It’s midsummer as I contemplate ideas to share with you. Perhaps I should tell you that summertime in Minnesota is much anticipated, savored, and action-packed: we make the most of this short, warm and vibrant season. While, of course, there are the usual plans to follow and schedules to maintain, this is also our group’s time for celebration of the Spontaneous Moment.
The Spontaneous Moment we refer to is the kind that will spring up once and then amazingly bear fruit again and again. It is serendipitous. It requires that we be alert to potential, take leads from the children, and seize – nay, embrace! – opportunity.
One day when my charges were 3, 5 and 8 years old, they wanted a picnic. But we had to stay close to home to await a repair technician. How, I wondered, could we make the backyard as appealing a picnic site as our favorite park?
The first answer was to select a site that the children considered unusual: we settled on a spot next to the rock garden under the pear tree in the farthest corner of the yard. Next we searched for the perfect picnic blanket and accessories: two kid-sized umbrellas, a large, overstuffed pillow, and a favorite stuffed animal for each.
And then it was time for a menu of favorite foods and a few items that we reserve for special occasions: julienne-cut veggies, after dinner mints and fancy boxed cookies. And I used cookie cutters to make the sandwiches into surprising shapes.
As plans progressed, the children decided that, since we were confined to our backyard, it was safe for them to fly solo, that is, to embark on this adventure without me. Stationed as lookout on the back deck, I sent them to spread the picnic blanket and then amuse themselves in the play yard before lunch.
With a sumptuous meal prepared, I chose a way to make the presentation equally unique: with rope and a picnic basket, I carefully lowered it from the deck as if by pulley to the waiting adventurers below. The oldest untied the knot (we had all learned about knots a few weeks before) and transported the feast to the chosen site to begin the process of discovery of each morsel.
They enjoyed the meal, the adventure, the change in routine, and the preparation and planning, as well as the expectation of more adventures to come. I relished the snippets of conversation, the sounds of surprise as they discovered the special sandwiches; the giggles, and the feeling of satisfaction that a small idea had blossomed into a successful event,- one that we often repeat, even when we don’t have to wait for a repair technician.
On another occasion I needed to salvage a difficult night at home. The children were ill, Mom and Dad were out for the evening and we desperately needed diversion. Early in the afternoon I began hatching a plan. I would transform the family room into a theater with all the extras one would expect. While the children rested, I went to the computer and printed up three movie tickets and an assortment of snack coupons.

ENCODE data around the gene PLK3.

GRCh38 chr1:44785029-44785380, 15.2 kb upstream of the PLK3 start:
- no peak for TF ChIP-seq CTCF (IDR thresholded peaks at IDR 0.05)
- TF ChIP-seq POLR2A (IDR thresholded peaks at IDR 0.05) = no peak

After dinner, as the anticipated “crankiness” commenced, I sprang into action. I announced an impending event, for which they were to get into their pajamas and meet me in the laundry room. Meanwhile I prepared popcorn, individually presented in personalized paper bags, and juice snacks in jazzy cups. But with all this prepared, a favorite show loaded into the VCR, and movie tickets to dispense, I still felt we needed something. Then it hit me: I would become several different characters – one to take tickets, one to “sell” snacks and one to settle the audience before showing the film.
I gave each child a movie ticket and one snack coupon and had them all wait in the laundry room with the door almost closed while I prepared my first character.
In the closet I found a ratty straw hat for my head, and I put on a slow drawl, cowboy-like, before emerging. The adventure began as this new character asked the children for their movie tickets.
My trick worked even better than I’d hoped. They giggled complicitously and made their way into the “lobby” for snacks.
We have a sliding door between the kitchen and the dining room where the children waited while I prepared Character #2. I put a colander on my head and changed my voice to Valley Girl – Like, y’know, I was way cool.
They broke up again, as I escorted them, snacks in hand, into the darkened room and asked them to take their seats. I told them that the theater manager would arrive shortly to go over the theater’s rules and introduce tonight’s feature presentation.
By this time they expected another wild character, and I could not disappoint. For a hat I discovered a Little Tikes chair that was flattering in a weird way, and I found another voice. Presented this way, the rules were easy to listen to and they happily waited for me to push the PLAY button. I joined them a moment later, pretending that I was delayed and that I, too, had met a cast of unusual characters.
Needless to say, the children continue to look forward to the occasional “movie night.” I’ve varied the snacks, the tapes and, of course, the theater characters. I’ve found other head gear and other voices, but I always experience the same appreciation and anticipation.
Surprisingly and happily, these moment occur quite often. Sometimes we aren’t in a position to make the most of an opportunity, but when we are, we want to jump at it, and so will you. Regardless of age, we all love to see our ideas acted upon. And we don’t mind making occasional fools of ourselves. It helps us trust each other.